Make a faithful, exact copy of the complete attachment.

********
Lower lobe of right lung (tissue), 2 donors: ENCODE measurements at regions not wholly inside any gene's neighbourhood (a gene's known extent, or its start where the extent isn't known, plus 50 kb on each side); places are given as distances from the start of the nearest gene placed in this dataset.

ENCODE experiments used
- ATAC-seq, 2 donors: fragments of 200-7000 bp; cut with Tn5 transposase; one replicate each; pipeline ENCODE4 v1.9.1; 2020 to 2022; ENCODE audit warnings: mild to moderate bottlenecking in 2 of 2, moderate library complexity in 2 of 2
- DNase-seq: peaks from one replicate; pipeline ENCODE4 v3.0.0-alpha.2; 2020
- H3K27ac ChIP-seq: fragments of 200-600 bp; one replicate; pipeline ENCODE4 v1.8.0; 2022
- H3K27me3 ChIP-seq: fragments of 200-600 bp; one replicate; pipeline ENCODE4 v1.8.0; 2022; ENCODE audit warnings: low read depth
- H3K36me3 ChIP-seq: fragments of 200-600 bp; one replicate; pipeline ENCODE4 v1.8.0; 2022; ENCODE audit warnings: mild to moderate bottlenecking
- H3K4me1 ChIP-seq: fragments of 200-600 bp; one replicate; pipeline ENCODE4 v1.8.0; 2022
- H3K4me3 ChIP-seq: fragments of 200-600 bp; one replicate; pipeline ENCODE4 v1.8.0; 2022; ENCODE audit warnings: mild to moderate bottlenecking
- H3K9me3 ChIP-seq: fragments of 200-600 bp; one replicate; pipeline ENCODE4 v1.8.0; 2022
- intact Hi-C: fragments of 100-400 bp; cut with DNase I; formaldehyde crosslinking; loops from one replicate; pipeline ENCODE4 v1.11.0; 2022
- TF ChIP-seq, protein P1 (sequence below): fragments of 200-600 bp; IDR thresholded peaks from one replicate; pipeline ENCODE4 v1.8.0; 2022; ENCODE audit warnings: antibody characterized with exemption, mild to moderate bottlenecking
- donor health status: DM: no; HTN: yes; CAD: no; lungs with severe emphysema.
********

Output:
Lower lobe of right lung (tissue), 2 donors: ENCODE measurements at regions not wholly inside any gene's neighbourhood (a gene's known extent, or its start where the extent isn't known, plus 50 kb on each side); places are given as distances from the start of the nearest gene placed in this dataset.

ENCODE experiments used
- ATAC-seq, 2 donors: fragments of 200-7000 bp; cut with Tn5 transposase; one replicate each; pipeline ENCODE4 v1.9.1; 2020 to 2022; ENCODE audit warnings: mild to moderate bottlenecking in 2 of 2, moderate library complexity in 2 of 2
- DNase-seq: peaks from one replicate; pipeline ENCODE4 v3.0.0-alpha.2; 2020
- H3K27ac ChIP-seq: fragments of 200-600 bp; one replicate; pipeline ENCODE4 v1.8.0; 2022
- H3K27me3 ChIP-seq: fragments of 200-600 bp; one replicate; pipeline ENCODE4 v1.8.0; 2022; ENCODE audit warnings: low read depth
- H3K36me3 ChIP-seq: fragments of 200-600 bp; one replicate; pipeline ENCODE4 v1.8.0; 2022; ENCODE audit warnings: mild to moderate bottlenecking
- H3K4me1 ChIP-seq: fragments of 200-600 bp; one replicate; pipeline ENCODE4 v1.8.0; 2022
- H3K4me3 ChIP-seq: fragments of 200-600 bp; one replicate; pipeline ENCODE4 v1.8.0; 2022; ENCODE audit warnings: mild to moderate bottlenecking
- H3K9me3 ChIP-seq: fragments of 200-600 bp; one replicate; pipeline ENCODE4 v1.8.0; 2022
- intact Hi-C: fragments of 100-400 bp; cut with DNase I; formaldehyde crosslinking; loops from one replicate; pipeline ENCODE4 v1.11.0; 2022
- TF ChIP-seq, protein P1 (sequence below): fragments of 200-600 bp; IDR thresholded peaks from one replicate; pipeline ENCODE4 v1.8.0; 2022; ENCODE audit warnings: antibody characterized with exemption, mild to moderate bottlenecking
- donor health status: DM: no; HTN: yes; CAD: no; lungs with severe emphysema.